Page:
# Rényi entropy at infinity or min-entropy

I'm reading a paper that refers to the limit as n goes to infinity of Rényi entropy. It defines it as ${{H}_{n}}\left( X \right)=\dfrac{1}{1-n} \log_2 \left( \sum\limits_{i=1}^{N}{p_{i}^{n}} \right)$. It then says that the limit as $n\to \infty$ is $-\log_2 \left( p_1 \right)$. I saw another article that uses the maximum of the ${{p}_{i}}'s$ instead of ${{p}_{1}}$. I think that this works out fairly easily if all of the ${{p}_{i}}'s$ are equal (a uniform distribution). I have no idea how to prove this for anything other than a uniform distribution. Can anyone show me how it's done?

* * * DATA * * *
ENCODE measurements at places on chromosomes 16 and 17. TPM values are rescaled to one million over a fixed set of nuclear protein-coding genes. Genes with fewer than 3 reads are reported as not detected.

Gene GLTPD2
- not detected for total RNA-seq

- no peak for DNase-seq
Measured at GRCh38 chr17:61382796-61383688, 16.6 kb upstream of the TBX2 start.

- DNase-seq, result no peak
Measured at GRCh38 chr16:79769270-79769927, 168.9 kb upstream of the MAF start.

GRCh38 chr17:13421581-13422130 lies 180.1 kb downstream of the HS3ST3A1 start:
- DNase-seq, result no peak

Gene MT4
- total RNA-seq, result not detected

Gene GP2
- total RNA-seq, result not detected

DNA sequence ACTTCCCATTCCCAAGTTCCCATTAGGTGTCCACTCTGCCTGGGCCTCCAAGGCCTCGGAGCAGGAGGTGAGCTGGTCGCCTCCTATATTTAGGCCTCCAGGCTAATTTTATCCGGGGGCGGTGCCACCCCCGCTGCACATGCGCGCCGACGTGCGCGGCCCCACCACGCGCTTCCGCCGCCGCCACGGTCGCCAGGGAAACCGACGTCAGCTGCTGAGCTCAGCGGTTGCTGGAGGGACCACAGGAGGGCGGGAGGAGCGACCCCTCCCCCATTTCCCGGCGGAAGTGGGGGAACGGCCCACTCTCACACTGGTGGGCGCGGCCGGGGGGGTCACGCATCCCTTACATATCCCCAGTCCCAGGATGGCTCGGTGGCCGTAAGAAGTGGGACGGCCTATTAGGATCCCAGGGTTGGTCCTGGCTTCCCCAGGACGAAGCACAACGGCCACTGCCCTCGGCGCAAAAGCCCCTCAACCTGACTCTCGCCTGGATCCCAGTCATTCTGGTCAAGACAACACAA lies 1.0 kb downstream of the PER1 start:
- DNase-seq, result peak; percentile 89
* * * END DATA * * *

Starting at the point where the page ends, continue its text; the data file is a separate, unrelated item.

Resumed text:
Suppose $p_1 = \max_i p_i$. We have $$p_1^n \leq \sum_{i=1}^N p_i^n \leq N p_1^n.$$ Therefore $$\frac{n \log p_1 + \log N}{1-n} \leq H_n(X) \leq \frac{n \log p_1}{1-n}.$$ As $n \rightarrow \infty$, $\log N/(1-n) \rightarrow 0$ while $n/(1-n) \rightarrow -1$.